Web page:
What was your very first audio system?

What was your very first audio system?
Here they are
97% (183 votes)
Don't remember
3% (6 votes)
Total votes: 189

We all had to start somewhere, reader Mark Gdovin observes. He'd like to know what your very first audio components were.

Tony P., Washington, DC's picture

Well, the first music reproduction device I've ever owned -- I hesitate to call it a component -- was a portable suitcase-shaped mono record player with the turntable in the base and an amp and speaker in the lid. The first real components, though, were a mid-80s JVC stereo receiver, a JVC single-disc CD player, and Sony acoustic-suspension 2-way bookshelf speakers.

Tim Wood's picture

ESS HIEL Speakers SON of AMPZILLA Amp THOBE Preamp LINSONDEK Turntable SONY Reel to Reel

Nate's picture

A BSR turntable with an ADC cartridge, a Pioneer receiver, and some house-brand speakers which were Ohm knock-offs. Loved it! And while the BSR table and speakers are history, the reciever still lives on, 28 years later.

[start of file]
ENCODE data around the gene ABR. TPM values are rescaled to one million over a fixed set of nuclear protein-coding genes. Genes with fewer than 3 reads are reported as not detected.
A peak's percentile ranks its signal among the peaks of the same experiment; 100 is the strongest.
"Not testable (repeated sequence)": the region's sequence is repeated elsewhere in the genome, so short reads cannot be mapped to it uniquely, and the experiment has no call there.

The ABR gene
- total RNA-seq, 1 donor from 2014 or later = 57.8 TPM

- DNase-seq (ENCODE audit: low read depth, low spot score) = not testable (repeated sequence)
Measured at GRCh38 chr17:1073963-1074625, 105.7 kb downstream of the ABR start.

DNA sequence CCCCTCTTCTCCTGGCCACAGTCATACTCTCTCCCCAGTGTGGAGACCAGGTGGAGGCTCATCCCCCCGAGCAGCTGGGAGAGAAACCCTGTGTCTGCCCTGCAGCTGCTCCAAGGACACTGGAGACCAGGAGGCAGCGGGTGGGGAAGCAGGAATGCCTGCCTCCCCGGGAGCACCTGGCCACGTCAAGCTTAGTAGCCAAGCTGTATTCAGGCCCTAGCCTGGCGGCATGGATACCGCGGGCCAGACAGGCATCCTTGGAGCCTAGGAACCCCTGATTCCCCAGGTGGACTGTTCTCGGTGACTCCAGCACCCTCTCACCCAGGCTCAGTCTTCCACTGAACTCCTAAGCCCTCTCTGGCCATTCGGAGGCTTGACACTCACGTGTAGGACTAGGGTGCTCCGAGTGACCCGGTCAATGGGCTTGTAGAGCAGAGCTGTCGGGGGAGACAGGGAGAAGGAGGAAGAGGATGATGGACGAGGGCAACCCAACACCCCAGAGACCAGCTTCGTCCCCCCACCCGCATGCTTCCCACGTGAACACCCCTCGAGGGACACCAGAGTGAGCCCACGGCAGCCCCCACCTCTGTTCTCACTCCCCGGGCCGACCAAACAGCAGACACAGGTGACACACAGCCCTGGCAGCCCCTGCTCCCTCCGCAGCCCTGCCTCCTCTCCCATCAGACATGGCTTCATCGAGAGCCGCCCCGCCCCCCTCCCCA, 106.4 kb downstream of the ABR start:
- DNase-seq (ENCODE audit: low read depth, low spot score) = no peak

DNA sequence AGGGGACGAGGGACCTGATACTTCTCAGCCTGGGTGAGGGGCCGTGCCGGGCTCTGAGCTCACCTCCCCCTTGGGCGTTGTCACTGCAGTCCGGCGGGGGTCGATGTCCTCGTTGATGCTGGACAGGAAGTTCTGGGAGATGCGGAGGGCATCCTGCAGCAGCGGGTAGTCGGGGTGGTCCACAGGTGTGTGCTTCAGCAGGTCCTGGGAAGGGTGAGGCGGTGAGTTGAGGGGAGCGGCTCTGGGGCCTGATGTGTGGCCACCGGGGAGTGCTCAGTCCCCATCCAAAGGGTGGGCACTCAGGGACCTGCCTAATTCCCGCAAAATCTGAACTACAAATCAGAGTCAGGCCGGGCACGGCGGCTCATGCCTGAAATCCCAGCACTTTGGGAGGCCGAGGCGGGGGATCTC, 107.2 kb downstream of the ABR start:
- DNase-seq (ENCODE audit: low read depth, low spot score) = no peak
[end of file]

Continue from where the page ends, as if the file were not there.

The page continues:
scott higgins's picture

Lg. advents,marantz 1060 integrated amp & pioneer pl-12d turntable circa 1970

Frank Dickof's picture

Marantz 1060 amp Pioneer TX-7500 tuner Dual 1215 turntable Shure cartridge Bose 501's

Jim's picture

Scott 375r reviever Scott 312 speakers Jvc cassette deck Dual Turntable

Aris Petropoulos's picture

It was a Crown all-in-one console with separate bookshelf speakers. I was 14 years old and my parents gave this to me as a birthday present. I can't describe the joy it gave me back then. I wish I could be 14 again.

Bob Taylor's picture

Bought in 1981, a Pioneer Receiver, ADS Speakers, Yamaha Cassette recorder/player, and a Bang Olefson turntable.